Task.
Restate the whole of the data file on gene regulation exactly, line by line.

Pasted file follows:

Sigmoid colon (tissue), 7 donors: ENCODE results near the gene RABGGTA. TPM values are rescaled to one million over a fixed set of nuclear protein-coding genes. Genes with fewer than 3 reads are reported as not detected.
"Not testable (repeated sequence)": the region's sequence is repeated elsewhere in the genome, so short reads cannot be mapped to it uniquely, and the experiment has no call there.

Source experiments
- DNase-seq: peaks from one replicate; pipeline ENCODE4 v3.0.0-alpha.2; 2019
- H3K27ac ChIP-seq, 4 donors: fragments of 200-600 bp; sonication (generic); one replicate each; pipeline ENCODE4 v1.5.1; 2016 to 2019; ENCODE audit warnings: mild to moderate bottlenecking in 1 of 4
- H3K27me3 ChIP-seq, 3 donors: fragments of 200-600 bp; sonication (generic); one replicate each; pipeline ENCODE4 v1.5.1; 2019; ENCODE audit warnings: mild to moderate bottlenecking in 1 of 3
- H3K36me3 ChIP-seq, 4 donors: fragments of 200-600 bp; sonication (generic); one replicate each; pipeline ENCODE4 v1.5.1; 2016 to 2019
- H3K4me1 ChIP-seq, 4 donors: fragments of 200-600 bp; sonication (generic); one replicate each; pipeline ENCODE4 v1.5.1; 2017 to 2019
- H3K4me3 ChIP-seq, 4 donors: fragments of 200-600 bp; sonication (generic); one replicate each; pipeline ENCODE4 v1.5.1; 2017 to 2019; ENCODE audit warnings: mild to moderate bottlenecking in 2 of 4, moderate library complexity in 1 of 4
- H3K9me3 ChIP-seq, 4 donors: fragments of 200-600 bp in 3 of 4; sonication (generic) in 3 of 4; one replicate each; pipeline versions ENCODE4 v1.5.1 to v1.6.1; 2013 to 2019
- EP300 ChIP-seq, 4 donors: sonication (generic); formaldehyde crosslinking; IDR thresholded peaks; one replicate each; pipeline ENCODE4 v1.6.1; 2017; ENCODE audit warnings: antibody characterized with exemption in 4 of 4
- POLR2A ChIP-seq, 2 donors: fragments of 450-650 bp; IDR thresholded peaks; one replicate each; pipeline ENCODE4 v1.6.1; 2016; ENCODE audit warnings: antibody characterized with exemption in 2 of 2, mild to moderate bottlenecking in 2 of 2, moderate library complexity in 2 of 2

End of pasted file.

Sigmoid colon (tissue), 7 donors: ENCODE results near the gene RABGGTA. TPM values are rescaled to one million over a fixed set of nuclear protein-coding genes. Genes with fewer than 3 reads are reported as not detected.
"Not testable (repeated sequence)": the region's sequence is repeated elsewhere in the genome, so short reads cannot be mapped to it uniquely, and the experiment has no call there.

Source experiments
- DNase-seq: peaks from one replicate; pipeline ENCODE4 v3.0.0-alpha.2; 2019
- H3K27ac ChIP-seq, 4 donors: fragments of 200-600 bp; sonication (generic); one replicate each; pipeline ENCODE4 v1.5.1; 2016 to 2019; ENCODE audit warnings: mild to moderate bottlenecking in 1 of 4
- H3K27me3 ChIP-seq, 3 donors: fragments of 200-600 bp; sonication (generic); one replicate each; pipeline ENCODE4 v1.5.1; 2019; ENCODE audit warnings: mild to moderate bottlenecking in 1 of 3
- H3K36me3 ChIP-seq, 4 donors: fragments of 200-600 bp; sonication (generic); one replicate each; pipeline ENCODE4 v1.5.1; 2016 to 2019
- H3K4me1 ChIP-seq, 4 donors: fragments of 200-600 bp; sonication (generic); one replicate each; pipeline ENCODE4 v1.5.1; 2017 to 2019
- H3K4me3 ChIP-seq, 4 donors: fragments of 200-600 bp; sonication (generic); one replicate each; pipeline ENCODE4 v1.5.1; 2017 to 2019; ENCODE audit warnings: mild to moderate bottlenecking in 2 of 4, moderate library complexity in 1 of 4
- H3K9me3 ChIP-seq, 4 donors: fragments of 200-600 bp in 3 of 4; sonication (generic) in 3 of 4; one replicate each; pipeline versions ENCODE4 v1.5.1 to v1.6.1; 2013 to 2019
- EP300 ChIP-seq, 4 donors: sonication (generic); formaldehyde crosslinking; IDR thresholded peaks; one replicate each; pipeline ENCODE4 v1.6.1; 2017; ENCODE audit warnings: antibody characterized with exemption in 4 of 4
- POLR2A ChIP-seq, 2 donors: fragments of 450-650 bp; IDR thresholded peaks; one replicate each; pipeline ENCODE4 v1.6.1; 2016; ENCODE audit warnings: antibody characterized with exemption in 2 of 2, mild to moderate bottlenecking in 2 of 2, moderate library complexity in 2 of 2